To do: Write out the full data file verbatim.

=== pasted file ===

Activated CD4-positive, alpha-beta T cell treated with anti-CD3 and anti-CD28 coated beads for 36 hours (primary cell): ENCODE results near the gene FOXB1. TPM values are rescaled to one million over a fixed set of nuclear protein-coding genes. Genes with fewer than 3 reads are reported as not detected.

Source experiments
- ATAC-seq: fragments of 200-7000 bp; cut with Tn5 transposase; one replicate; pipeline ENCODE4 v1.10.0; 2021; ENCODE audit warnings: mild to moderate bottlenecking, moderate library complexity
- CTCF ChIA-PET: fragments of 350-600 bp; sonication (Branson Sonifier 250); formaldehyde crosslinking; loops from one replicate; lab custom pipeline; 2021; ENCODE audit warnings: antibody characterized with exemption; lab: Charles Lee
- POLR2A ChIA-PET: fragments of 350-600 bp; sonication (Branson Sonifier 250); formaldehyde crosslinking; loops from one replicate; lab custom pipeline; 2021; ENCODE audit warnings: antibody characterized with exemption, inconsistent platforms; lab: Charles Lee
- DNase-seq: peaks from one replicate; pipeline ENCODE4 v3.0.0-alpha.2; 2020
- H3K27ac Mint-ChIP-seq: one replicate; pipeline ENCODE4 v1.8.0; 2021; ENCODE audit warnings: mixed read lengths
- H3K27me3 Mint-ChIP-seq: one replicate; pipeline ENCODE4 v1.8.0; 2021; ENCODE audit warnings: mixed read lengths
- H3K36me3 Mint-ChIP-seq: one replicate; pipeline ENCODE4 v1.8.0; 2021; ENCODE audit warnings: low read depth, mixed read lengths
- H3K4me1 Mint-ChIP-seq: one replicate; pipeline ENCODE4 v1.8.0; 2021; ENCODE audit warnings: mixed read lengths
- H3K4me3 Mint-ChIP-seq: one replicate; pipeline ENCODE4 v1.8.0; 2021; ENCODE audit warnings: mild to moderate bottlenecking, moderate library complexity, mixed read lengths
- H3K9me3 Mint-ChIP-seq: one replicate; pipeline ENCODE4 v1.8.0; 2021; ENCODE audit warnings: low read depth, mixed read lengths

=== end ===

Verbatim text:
Activated CD4-positive, alpha-beta T cell treated with anti-CD3 and anti-CD28 coated beads for 36 hours (primary cell): ENCODE results near the gene FOXB1. TPM values are rescaled to one million over a fixed set of nuclear protein-coding genes. Genes with fewer than 3 reads are reported as not detected.

Source experiments
- ATAC-seq: fragments of 200-7000 bp; cut with Tn5 transposase; one replicate; pipeline ENCODE4 v1.10.0; 2021; ENCODE audit warnings: mild to moderate bottlenecking, moderate library complexity
- CTCF ChIA-PET: fragments of 350-600 bp; sonication (Branson Sonifier 250); formaldehyde crosslinking; loops from one replicate; lab custom pipeline; 2021; ENCODE audit warnings: antibody characterized with exemption; lab: Charles Lee
- POLR2A ChIA-PET: fragments of 350-600 bp; sonication (Branson Sonifier 250); formaldehyde crosslinking; loops from one replicate; lab custom pipeline; 2021; ENCODE audit warnings: antibody characterized with exemption, inconsistent platforms; lab: Charles Lee
- DNase-seq: peaks from one replicate; pipeline ENCODE4 v3.0.0-alpha.2; 2020
- H3K27ac Mint-ChIP-seq: one replicate; pipeline ENCODE4 v1.8.0; 2021; ENCODE audit warnings: mixed read lengths
- H3K27me3 Mint-ChIP-seq: one replicate; pipeline ENCODE4 v1.8.0; 2021; ENCODE audit warnings: mixed read lengths
- H3K36me3 Mint-ChIP-seq: one replicate; pipeline ENCODE4 v1.8.0; 2021; ENCODE audit warnings: low read depth, mixed read lengths
- H3K4me1 Mint-ChIP-seq: one replicate; pipeline ENCODE4 v1.8.0; 2021; ENCODE audit warnings: mixed read lengths
- H3K4me3 Mint-ChIP-seq: one replicate; pipeline ENCODE4 v1.8.0; 2021; ENCODE audit warnings: mild to moderate bottlenecking, moderate library complexity, mixed read lengths
- H3K9me3 Mint-ChIP-seq: one replicate; pipeline ENCODE4 v1.8.0; 2021; ENCODE audit warnings: low read depth, mixed read lengths